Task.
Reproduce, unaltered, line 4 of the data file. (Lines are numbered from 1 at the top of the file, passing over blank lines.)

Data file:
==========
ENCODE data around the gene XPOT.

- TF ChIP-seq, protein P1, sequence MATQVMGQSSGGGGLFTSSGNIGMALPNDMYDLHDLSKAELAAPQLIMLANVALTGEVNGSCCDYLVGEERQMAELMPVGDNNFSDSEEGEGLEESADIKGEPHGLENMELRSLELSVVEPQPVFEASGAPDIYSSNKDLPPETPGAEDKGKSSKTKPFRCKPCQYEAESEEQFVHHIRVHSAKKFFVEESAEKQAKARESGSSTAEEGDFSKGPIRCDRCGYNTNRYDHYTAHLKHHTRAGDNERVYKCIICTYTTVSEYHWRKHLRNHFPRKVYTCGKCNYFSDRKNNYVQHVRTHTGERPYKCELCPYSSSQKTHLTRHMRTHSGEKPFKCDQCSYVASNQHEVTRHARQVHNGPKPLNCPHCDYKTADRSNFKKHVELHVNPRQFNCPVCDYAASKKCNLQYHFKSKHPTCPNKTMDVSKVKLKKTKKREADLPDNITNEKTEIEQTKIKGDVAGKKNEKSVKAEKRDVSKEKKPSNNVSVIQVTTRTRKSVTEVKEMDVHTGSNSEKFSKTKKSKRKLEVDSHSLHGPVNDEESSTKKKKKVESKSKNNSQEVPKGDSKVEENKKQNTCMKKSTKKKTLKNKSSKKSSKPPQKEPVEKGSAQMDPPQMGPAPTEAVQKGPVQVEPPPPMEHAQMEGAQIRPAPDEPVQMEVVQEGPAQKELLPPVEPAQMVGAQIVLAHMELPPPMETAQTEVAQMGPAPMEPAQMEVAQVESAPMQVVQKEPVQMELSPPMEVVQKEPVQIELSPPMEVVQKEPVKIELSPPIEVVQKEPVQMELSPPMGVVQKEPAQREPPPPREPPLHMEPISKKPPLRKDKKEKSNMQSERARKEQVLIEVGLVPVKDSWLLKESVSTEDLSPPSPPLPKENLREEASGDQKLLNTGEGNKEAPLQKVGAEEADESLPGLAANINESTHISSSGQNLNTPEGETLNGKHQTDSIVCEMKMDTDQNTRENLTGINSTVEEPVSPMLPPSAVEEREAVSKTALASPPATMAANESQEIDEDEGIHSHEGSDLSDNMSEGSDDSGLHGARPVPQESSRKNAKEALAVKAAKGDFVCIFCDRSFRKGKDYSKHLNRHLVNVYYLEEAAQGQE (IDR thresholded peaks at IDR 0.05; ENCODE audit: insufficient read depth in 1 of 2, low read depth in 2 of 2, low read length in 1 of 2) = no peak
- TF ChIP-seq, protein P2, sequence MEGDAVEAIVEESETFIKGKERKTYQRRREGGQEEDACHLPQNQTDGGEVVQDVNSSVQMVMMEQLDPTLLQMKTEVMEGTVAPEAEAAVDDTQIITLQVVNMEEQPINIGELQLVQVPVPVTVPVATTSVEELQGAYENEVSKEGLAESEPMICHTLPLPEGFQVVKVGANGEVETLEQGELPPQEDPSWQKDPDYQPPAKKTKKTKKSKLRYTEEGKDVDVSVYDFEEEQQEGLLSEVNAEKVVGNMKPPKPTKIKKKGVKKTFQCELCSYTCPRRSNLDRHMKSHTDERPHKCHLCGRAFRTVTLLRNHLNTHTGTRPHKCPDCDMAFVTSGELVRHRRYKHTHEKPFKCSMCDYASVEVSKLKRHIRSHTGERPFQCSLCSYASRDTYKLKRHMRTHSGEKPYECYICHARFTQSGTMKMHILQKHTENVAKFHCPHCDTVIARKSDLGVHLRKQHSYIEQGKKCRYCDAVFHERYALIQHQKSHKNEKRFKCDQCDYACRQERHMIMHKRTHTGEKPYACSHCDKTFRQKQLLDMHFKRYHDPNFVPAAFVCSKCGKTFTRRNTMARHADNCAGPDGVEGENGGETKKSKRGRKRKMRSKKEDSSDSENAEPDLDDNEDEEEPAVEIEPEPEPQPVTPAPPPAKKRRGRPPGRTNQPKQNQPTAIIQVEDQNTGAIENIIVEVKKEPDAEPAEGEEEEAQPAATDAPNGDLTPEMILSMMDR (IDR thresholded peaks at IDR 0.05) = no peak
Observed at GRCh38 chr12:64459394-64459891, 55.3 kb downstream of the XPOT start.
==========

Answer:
Observed at GRCh38 chr12:64459394-64459891, 55.3 kb downstream of the XPOT start.